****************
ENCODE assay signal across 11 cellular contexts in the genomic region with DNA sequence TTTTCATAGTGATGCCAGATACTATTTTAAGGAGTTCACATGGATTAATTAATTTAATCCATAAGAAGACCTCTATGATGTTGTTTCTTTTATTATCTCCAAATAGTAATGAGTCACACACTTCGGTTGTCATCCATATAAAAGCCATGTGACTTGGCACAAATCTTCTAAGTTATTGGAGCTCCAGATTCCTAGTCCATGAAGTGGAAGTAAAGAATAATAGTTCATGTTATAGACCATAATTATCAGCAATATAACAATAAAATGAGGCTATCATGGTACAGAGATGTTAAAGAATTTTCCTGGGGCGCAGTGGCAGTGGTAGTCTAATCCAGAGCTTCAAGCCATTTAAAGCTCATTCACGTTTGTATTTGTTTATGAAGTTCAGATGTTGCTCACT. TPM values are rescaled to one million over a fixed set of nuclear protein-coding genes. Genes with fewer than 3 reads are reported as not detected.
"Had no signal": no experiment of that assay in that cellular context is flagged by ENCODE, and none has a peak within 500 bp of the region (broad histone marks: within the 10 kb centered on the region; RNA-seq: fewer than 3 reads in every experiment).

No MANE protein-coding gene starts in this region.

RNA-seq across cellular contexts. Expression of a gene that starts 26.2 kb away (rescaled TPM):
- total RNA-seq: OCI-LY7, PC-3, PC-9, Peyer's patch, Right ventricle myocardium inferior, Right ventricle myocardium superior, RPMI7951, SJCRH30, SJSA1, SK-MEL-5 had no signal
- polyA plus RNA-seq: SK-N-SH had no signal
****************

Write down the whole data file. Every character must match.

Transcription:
ENCODE assay signal across 11 cellular contexts in the genomic region with DNA sequence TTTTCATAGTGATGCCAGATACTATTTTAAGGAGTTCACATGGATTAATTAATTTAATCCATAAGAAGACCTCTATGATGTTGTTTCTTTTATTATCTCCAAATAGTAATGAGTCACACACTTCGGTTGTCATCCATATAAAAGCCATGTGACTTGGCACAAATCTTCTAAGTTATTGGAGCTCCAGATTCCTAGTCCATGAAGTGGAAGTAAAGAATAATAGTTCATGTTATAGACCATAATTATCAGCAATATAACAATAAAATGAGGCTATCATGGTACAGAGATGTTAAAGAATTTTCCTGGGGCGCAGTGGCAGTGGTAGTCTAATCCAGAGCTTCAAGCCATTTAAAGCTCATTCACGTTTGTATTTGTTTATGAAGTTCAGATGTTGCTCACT. TPM values are rescaled to one million over a fixed set of nuclear protein-coding genes. Genes with fewer than 3 reads are reported as not detected.
"Had no signal": no experiment of that assay in that cellular context is flagged by ENCODE, and none has a peak within 500 bp of the region (broad histone marks: within the 10 kb centered on the region; RNA-seq: fewer than 3 reads in every experiment).

No MANE protein-coding gene starts in this region.

RNA-seq across cellular contexts. Expression of a gene that starts 26.2 kb away (rescaled TPM):
- total RNA-seq: OCI-LY7, PC-3, PC-9, Peyer's patch, Right ventricle myocardium inferior, Right ventricle myocardium superior, RPMI7951, SJCRH30, SJSA1, SK-MEL-5 had no signal
- polyA plus RNA-seq: SK-N-SH had no signal